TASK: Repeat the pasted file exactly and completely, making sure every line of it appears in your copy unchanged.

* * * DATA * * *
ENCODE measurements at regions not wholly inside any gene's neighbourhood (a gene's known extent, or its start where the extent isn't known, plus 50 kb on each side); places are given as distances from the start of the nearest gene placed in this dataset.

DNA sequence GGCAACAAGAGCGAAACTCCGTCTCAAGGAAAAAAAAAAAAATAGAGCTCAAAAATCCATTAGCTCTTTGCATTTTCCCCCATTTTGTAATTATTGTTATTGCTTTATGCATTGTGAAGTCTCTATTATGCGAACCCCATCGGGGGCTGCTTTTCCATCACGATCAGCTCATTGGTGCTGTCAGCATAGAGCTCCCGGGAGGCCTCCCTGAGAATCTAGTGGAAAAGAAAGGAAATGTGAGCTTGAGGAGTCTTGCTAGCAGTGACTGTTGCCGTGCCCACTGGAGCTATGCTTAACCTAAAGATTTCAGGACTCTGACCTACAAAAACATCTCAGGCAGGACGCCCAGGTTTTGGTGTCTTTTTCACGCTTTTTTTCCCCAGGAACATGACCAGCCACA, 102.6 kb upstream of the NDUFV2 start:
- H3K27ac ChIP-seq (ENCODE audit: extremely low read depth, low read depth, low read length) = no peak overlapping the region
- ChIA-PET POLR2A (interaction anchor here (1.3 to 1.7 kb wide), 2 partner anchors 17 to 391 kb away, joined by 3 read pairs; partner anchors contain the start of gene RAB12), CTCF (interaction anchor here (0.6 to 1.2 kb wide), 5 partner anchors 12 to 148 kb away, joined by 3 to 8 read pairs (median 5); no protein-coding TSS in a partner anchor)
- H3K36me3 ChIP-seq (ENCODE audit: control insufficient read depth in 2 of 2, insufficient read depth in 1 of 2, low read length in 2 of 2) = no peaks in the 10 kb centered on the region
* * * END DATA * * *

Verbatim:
ENCODE measurements at regions not wholly inside any gene's neighbourhood (a gene's known extent, or its start where the extent isn't known, plus 50 kb on each side); places are given as distances from the start of the nearest gene placed in this dataset.

DNA sequence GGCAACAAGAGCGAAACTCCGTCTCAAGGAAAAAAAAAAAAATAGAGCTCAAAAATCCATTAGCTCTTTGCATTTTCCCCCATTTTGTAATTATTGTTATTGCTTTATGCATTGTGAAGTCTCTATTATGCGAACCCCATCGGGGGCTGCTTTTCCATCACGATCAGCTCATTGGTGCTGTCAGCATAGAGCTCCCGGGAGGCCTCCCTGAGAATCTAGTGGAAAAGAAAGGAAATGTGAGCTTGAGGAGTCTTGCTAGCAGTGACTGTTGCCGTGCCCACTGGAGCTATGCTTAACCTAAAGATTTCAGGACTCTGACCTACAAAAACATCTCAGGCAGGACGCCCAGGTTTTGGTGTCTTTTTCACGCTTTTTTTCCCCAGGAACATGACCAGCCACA, 102.6 kb upstream of the NDUFV2 start:
- H3K27ac ChIP-seq (ENCODE audit: extremely low read depth, low read depth, low read length) = no peak overlapping the region
- ChIA-PET POLR2A (interaction anchor here (1.3 to 1.7 kb wide), 2 partner anchors 17 to 391 kb away, joined by 3 read pairs; partner anchors contain the start of gene RAB12), CTCF (interaction anchor here (0.6 to 1.2 kb wide), 5 partner anchors 12 to 148 kb away, joined by 3 to 8 read pairs (median 5); no protein-coding TSS in a partner anchor)
- H3K36me3 ChIP-seq (ENCODE audit: control insufficient read depth in 2 of 2, insufficient read depth in 1 of 2, low read length in 2 of 2) = no peaks in the 10 kb centered on the region